An Introvert’s Ramblings on Being Introverted, Working In General and Living In a Big City
I am an introvert. Always have been for as long as I figured out what an introvert was. Mind you I grew up in a pre-internet era. I was the first kid in my town to have a computer and the internet (this was 95 ish)… I was slapped in a class with all the other geeks the school council could find and gave us computer to study as part of a pilot project… we were along in the universe. Fast forward twenty years and computers are used daily by everyone everywhere.That’s irrelevant.
But I was the guy watching anime from other people’s bootlegged tapes during lunch hours at school. I was terrified of the cafeteria and to this day, you won’t find me eating in public for any longer than it is necessary for me to chew properly and finish my plate. Rarely do I ever extend a meal or go to a restaurant. Mostly with wife and family. I rarely ever see anyone else, even people I respect and actually like. I’m just not that guy. Sometimes I’m fed up listening to my music, but I keep my earbuds in my ear so people won’t talk to me. I’ve put on white noise at work for significant portions of time and actually enjoyed it.
I used to think I was fucked up growing up. I had no social media to stumble upon something like an introvert meme that could tell me, as a kid, that the way I was living didn’t make me fucked up, it just made me an introvert. I really would have liked that.
Flash forward twenty years and I life in a pretty dense part of town in a pretty large city, Montreal. I absolutely adore it.
Mind you I still dread the looks of people eating and drinking at all the terraces throughout the city. I still keep my head straight and walk with a sense of purpose so none of them would dare stop me and talk to me.I still dread the fuck out of that. It’s not going anywhere soon. But the thing about a dense city, is that you can hide in plain sight. Everyone’s so busy, you just put on headphones and go about your business. Boundaries are in your heard rather than physical. You can be seated right next to someone in a coffee shop and still not feel the social obligation of talking to them. It’s amazing.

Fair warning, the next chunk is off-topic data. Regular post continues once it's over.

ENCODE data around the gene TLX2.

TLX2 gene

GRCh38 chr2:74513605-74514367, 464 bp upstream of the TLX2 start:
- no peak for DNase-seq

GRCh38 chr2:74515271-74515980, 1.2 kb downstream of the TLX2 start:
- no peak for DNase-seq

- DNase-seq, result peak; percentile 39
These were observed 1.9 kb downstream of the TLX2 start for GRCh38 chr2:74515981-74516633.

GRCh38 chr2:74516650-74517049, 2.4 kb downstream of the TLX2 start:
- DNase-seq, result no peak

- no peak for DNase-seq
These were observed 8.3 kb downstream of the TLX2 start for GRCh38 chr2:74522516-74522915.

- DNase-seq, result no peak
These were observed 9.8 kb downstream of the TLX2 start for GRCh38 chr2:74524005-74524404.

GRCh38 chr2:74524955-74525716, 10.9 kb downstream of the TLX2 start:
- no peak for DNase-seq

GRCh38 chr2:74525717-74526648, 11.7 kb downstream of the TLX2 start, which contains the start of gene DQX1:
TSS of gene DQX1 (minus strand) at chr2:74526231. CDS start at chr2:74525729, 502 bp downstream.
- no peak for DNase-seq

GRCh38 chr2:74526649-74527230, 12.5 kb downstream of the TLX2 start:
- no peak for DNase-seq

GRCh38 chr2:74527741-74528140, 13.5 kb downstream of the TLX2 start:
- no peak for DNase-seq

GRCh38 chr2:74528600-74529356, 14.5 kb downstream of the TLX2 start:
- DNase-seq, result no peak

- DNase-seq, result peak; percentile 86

There’s also, perhaps, a higher percentage of “weirdos” and creatives out there. As other introverts probably know, we do need some level of socialization, but only very little. It used to happen at the videostore for me, you’d just walk in there and come across another video geek and trade a few ideas about cinema and that filled up that little social bar you need to keep in the green.
Videostores are dead but I’ve substituted that with the occasional art exibition and/or happening. There’s also more work and opportunities to set up events, hide in HUGE book stores (hello Indigo!!!).
As I got older, I realized that introverts can be perfectly functional in groups so long as there is a “purpose” to the presence there. Setting up a schedule for a festival, addressing logistics of said event. Personally, I can speak in public. I can address a crowd of a hundred or more. I’m fine with that… I usually have the hardest time in parties…in crowds of twenty people.
I can’t do it. I’ve literally walked out of parties so often I just don’t go anymore. I’ve had a music jam with new people once that stopped being about music and they just started talking about themselves and what they liked… Those were people I knew, but I swear to god, I’ve literally put my guitar in the case, looked them straight in the face and only said, “I need to go.” and bolted out of there.
I’m still weird, but as long as there’s a reason for my presence in a room, I manage it. The very moment that purpose is done with, I feel the absolute urge to get out of there.
What’s nice about a city is that you’re “alone together” very easily. The moment you walk out of that event or meeting, you turn a corner, put on your headphones and you’re one your own.
I stop “feeling” other people’s “weight” on me incredibly faster in a city. When I need to go to a suburb or when I go out in the country, there can be a fucking hundred meters between me and the meeting or a fucking mile in the woods. It’s like people are still there. There’s still only a limited number of options to get out of that place and that weights in on me. It’s probably not cool, that’s just how it is.
In the city, everything is so connected and moves so fast, you can disappear much, much more easily when you need too. Plus there’s a bookstore or a wifi café withing walking distance of almost anywhere you can be.
And I like to walk a lot. I really do.
I’m rambling now.